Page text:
Theresa May has given a speech to the National Planning Conference, setting out the new National Planning Policy Framework. Here’s how the sector responded:
Speaking on BBC news, Catherine Ryder, Head of Policy at the National Housing Federation, said: “The Government commitment to reforming the planning process will go a long way to help deliver the homes this country needs — but in order to build more, we need more land.”
The Joseph Rowntree Foundation has also responded, claiming that the Government’s housing plans fall short for low income families. Campbell Robb, Chief Executive, commented: “High housing costs are trapping people in poverty, but every year we’re falling short of building the low-cost rented homes we need to meet demand. It is not right that so many families are struggling to make ends meet.
“Yet the speech overlooked entirely the role central government must play in redesigning the housing market and building the affordable homes we need — private developers and local authorities cannot do this alone.
“A failure to do so will mean that many families on low incomes will miss out on the opportunity to build a decent and secure life. The forthcoming Social Housing Green Paper is an opportunity: we urge the Government to commit to building 78,000 affordable homes a year.”
Responding to the major overhaul of the National Planning Policy Framework, Richard Brown, Research Director at Centre for London, said: “Housebuilding in London has missed mayoral targets for more than 15 years, so changes that will help more homes get built are welcome.
“But today’s announcements risk missing the vital role that local authority planning departments play in unlocking development and ensuring high standards.
“London boroughs’ spending on planning and development has fallen faster than any other service area in recent years. Per capita expenditure on planning in 2017/18 budgets was 59% lower than the amount spent by councils in 2010/11.
“The reality is that budget cuts have made it hard for boroughs to invest in active master planning and community engagement.
“The draft London Plan sets out ambitious targets for building in the suburbs, yet this is where opposition to development is often greatest. If these boroughs are to deliver on their targets they will need extra capacity, as well as smarter working, to bring local residents on side and create great places.”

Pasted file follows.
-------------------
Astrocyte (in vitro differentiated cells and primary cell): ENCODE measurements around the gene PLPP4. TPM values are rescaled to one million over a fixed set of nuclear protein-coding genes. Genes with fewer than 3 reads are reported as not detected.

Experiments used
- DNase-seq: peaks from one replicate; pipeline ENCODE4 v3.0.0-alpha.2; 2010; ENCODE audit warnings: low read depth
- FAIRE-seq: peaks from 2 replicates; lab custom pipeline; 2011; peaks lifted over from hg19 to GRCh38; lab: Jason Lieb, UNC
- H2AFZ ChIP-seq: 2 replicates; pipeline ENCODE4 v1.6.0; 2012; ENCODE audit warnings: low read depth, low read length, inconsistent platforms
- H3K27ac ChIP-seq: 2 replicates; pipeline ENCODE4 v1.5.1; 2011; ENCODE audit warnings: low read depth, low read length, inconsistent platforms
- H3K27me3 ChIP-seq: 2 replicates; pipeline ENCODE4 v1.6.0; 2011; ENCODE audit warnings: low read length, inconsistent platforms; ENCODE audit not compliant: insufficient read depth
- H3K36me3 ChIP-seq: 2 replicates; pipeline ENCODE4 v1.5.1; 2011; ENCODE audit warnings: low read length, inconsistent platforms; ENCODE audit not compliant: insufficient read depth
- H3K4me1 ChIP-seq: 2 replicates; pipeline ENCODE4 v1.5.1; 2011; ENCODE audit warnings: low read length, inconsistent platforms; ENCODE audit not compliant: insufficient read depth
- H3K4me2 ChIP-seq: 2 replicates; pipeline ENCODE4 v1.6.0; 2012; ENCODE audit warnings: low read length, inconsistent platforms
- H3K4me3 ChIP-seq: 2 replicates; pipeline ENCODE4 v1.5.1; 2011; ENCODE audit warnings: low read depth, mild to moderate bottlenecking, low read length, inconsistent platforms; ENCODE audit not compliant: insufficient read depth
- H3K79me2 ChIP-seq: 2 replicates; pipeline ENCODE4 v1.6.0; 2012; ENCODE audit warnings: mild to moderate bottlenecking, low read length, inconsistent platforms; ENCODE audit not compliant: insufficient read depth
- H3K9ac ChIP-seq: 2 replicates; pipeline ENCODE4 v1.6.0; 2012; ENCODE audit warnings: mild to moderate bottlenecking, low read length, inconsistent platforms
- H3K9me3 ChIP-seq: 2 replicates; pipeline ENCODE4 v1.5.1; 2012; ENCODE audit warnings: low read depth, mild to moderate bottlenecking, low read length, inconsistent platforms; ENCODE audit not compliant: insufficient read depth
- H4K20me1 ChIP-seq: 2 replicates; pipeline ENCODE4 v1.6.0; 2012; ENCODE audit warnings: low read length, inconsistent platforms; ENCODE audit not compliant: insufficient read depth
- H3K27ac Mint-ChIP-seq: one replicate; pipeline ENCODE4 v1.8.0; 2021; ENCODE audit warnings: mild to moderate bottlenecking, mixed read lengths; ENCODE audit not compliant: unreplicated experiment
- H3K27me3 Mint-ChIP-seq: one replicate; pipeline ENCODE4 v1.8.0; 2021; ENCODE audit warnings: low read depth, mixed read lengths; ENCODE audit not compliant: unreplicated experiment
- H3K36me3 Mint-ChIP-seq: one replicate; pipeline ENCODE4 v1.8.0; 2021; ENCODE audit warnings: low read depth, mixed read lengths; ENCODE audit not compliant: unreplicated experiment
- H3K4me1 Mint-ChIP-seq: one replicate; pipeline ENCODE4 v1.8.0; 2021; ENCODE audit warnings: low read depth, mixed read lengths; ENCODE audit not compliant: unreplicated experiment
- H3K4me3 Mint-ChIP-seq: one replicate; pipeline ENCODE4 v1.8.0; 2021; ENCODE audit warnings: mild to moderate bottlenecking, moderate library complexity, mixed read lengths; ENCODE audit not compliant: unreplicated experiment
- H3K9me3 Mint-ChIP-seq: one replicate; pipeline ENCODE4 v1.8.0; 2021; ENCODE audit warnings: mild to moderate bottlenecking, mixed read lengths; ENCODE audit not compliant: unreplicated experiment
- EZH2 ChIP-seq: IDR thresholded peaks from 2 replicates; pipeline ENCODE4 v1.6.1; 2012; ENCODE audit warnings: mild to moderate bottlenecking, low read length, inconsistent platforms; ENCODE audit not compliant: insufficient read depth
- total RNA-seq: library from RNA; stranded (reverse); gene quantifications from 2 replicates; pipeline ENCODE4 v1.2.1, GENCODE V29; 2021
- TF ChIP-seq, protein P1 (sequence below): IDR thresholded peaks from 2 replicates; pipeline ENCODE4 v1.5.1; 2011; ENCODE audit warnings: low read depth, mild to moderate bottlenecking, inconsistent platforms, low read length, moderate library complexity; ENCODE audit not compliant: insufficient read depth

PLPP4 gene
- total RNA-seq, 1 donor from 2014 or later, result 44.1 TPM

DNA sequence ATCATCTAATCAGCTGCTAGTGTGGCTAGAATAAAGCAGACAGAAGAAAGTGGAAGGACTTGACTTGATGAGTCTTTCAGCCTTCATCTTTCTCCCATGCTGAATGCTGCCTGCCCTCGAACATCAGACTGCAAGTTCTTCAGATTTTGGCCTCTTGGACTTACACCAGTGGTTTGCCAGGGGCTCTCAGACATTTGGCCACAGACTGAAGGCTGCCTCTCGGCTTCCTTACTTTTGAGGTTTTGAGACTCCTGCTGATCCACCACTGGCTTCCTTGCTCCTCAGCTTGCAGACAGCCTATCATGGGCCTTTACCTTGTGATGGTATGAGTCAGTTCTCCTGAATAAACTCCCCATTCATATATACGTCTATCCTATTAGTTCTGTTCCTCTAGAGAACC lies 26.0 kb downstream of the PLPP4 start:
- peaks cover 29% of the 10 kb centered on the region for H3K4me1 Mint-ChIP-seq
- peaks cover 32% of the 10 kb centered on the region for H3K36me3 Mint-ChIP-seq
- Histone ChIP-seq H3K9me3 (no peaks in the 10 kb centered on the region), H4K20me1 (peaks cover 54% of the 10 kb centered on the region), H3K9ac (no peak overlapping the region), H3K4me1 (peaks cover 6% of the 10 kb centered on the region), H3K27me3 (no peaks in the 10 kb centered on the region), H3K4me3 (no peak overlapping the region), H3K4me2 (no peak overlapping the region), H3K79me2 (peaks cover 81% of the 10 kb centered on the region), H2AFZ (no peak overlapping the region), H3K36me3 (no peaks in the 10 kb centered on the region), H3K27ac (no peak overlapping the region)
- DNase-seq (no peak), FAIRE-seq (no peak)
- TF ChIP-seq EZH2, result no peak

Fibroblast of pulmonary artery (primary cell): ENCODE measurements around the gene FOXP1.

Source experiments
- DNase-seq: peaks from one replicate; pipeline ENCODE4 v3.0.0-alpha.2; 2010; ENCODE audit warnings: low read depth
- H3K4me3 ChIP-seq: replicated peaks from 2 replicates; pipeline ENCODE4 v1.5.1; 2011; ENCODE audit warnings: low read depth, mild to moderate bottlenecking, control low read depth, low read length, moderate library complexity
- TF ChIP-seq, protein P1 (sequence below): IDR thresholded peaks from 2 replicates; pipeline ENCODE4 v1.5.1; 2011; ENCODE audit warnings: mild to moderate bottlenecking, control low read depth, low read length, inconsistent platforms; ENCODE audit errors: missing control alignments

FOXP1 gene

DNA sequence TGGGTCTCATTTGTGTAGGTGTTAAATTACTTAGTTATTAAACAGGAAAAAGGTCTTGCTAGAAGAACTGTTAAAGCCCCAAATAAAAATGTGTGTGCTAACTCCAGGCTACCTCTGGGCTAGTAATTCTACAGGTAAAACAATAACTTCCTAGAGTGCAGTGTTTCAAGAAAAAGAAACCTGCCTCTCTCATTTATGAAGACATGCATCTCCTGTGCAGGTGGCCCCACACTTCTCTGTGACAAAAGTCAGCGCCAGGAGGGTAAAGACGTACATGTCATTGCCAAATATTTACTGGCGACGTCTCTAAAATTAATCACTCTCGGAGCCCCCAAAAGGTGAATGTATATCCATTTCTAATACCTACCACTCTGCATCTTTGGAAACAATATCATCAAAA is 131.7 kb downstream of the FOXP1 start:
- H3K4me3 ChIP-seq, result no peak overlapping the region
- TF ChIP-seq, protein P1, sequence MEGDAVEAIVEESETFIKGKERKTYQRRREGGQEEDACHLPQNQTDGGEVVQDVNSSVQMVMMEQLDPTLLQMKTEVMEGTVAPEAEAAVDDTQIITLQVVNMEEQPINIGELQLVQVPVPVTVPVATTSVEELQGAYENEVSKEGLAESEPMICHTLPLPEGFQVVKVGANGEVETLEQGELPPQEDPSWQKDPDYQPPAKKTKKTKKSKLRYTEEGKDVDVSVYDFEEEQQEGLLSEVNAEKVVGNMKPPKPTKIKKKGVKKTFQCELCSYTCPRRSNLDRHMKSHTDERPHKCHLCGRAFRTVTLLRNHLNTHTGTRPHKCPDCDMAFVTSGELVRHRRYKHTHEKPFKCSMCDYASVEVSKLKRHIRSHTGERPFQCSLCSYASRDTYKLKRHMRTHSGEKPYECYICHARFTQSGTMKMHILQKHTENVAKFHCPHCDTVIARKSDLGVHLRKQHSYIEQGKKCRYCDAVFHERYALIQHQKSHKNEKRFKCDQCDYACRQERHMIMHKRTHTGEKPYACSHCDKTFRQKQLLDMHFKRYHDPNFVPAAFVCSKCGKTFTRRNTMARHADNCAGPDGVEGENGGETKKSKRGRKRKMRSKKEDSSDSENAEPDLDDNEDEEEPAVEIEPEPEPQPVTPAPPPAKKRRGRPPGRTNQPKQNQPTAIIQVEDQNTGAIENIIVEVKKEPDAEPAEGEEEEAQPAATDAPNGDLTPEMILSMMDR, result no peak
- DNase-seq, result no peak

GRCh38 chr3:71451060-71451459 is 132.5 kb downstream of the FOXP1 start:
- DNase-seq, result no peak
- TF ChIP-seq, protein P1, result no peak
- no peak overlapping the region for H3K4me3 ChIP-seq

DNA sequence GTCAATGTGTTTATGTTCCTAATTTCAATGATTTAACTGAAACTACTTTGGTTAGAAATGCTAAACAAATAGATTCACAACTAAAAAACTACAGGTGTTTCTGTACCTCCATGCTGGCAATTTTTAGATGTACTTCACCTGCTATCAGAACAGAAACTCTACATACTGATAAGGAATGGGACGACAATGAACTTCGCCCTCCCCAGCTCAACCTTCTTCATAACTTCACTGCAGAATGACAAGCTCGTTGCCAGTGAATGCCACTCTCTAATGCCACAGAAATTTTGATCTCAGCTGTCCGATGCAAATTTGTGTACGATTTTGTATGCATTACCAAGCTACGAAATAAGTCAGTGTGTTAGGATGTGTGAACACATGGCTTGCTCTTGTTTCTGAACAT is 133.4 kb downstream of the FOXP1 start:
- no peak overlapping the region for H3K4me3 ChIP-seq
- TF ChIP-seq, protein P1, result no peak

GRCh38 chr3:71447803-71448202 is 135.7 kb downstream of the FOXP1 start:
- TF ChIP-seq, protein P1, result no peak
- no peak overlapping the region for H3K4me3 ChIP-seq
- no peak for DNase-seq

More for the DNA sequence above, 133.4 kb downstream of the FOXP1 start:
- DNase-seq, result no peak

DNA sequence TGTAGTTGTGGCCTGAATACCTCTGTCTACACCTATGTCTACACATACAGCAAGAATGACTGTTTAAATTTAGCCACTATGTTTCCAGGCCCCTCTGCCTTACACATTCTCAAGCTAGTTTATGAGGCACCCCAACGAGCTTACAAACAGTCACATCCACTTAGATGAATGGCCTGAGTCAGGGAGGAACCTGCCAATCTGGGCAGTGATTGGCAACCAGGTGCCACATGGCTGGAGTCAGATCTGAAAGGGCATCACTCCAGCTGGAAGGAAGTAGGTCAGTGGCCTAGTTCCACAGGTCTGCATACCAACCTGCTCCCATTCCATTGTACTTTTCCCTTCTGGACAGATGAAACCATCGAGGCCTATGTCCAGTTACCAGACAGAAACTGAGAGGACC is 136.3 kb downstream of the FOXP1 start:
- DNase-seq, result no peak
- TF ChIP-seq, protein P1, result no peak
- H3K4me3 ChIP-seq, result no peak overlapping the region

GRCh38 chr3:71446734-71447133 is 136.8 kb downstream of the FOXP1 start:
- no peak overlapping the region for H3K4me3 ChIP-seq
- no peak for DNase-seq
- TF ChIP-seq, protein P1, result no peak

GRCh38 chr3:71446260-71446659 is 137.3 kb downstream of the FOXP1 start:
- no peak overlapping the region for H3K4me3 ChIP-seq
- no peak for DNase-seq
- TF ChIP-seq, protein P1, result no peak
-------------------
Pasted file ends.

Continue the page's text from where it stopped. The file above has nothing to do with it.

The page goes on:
John Acres, President of the Royal Town Planning Institute, added: “Planners are at the forefront of delivering not just the number of houses we need, but the wider environmental, social and economic benefits of any development.
“Many factors behind the housing crisis lie outside the planning system and there are critical issues that must be addressed at larger than local level — such as the need for more cross-authority cooperation, land reform, and need to incentivise build out. We urge the Government to investigate these with the same rigour as has been applied to improving planning policy.
“The sharp focus in today’s draft on increasing housing supply and on local plans will help to speed things up and bring more certainty to the market. But questions remain whether these changes go far enough to ensure that housing is sustainably located and of sufficient quality and diversity, developed where it is needed most, supported by the necessary infrastructure, and whether authorities have the resources on the ground to deliver.”
The NFB has welcomed the review of the planning framework and welcomed its approach to local planning. Richard Beresford, Chief Executive of the NFB, said: “The Government can do more to tackle the housing crisis, but it needs the entire housing supply chain to support its drive as well as challenge its ambition.”
“We would like to see the Government more ambitious on planning reform and the green belt, but we welcome the direction the NPPF review has taken. Local government has a big part to play in enabling the right homes in the right places.”